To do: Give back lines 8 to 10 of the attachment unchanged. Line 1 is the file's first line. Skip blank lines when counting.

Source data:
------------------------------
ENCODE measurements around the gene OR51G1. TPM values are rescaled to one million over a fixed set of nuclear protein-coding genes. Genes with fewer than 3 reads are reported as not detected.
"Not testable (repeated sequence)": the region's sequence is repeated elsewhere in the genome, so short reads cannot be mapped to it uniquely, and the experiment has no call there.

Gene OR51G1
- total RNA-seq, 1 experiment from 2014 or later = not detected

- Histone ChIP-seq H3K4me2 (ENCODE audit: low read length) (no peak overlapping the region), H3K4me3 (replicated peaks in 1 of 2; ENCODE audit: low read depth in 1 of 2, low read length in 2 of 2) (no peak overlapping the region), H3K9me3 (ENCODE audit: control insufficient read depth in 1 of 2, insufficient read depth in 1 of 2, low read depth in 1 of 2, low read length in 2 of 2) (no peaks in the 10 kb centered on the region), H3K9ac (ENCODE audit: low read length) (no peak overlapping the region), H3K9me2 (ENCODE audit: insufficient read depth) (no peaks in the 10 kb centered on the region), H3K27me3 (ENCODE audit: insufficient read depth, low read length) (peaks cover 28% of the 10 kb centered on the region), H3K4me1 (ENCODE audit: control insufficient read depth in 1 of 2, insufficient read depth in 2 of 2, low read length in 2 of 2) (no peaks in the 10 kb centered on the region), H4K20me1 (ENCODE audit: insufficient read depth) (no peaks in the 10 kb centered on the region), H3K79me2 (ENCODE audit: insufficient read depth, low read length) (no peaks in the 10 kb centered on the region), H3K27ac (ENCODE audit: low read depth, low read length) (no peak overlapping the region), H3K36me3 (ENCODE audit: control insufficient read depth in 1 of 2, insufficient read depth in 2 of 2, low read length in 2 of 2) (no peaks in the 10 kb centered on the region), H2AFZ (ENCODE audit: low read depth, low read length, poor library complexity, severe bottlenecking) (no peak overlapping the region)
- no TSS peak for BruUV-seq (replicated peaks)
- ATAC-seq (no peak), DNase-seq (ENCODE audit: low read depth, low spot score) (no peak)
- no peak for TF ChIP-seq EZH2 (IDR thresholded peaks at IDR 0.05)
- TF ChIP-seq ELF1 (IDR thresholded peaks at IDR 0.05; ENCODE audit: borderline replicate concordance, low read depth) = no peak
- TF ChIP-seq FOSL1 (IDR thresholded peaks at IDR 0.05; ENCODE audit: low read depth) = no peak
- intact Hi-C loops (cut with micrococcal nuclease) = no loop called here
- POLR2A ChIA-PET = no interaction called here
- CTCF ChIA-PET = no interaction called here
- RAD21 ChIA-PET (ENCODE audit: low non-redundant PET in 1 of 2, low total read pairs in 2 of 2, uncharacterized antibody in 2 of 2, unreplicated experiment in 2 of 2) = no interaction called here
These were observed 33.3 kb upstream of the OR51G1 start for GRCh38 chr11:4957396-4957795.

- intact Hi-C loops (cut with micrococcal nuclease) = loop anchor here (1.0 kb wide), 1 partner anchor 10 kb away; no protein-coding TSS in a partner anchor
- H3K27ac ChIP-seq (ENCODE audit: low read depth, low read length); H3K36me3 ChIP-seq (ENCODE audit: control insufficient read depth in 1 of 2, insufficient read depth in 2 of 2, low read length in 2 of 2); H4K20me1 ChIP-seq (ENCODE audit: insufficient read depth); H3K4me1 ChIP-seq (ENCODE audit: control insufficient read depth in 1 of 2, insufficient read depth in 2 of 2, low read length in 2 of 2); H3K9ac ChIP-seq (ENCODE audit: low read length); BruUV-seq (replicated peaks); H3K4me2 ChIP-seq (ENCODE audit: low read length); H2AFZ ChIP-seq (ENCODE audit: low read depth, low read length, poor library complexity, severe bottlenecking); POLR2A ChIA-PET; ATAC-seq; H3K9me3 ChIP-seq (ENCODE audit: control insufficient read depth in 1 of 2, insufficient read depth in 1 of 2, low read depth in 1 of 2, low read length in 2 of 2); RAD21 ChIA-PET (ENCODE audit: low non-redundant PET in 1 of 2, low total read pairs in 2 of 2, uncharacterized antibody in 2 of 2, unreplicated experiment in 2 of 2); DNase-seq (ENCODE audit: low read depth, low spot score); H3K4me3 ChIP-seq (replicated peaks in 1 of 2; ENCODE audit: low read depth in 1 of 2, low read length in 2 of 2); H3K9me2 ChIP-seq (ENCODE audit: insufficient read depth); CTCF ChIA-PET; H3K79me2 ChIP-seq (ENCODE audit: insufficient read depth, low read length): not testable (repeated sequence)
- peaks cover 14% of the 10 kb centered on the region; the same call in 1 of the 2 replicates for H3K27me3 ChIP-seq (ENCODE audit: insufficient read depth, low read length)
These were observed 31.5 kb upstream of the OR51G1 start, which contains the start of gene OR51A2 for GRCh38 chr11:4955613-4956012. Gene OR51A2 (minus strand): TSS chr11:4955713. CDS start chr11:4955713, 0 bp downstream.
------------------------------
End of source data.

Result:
- no peak for TF ChIP-seq EZH2 (IDR thresholded peaks at IDR 0.05)
- TF ChIP-seq ELF1 (IDR thresholded peaks at IDR 0.05; ENCODE audit: borderline replicate concordance, low read depth) = no peak
- TF ChIP-seq FOSL1 (IDR thresholded peaks at IDR 0.05; ENCODE audit: low read depth) = no peak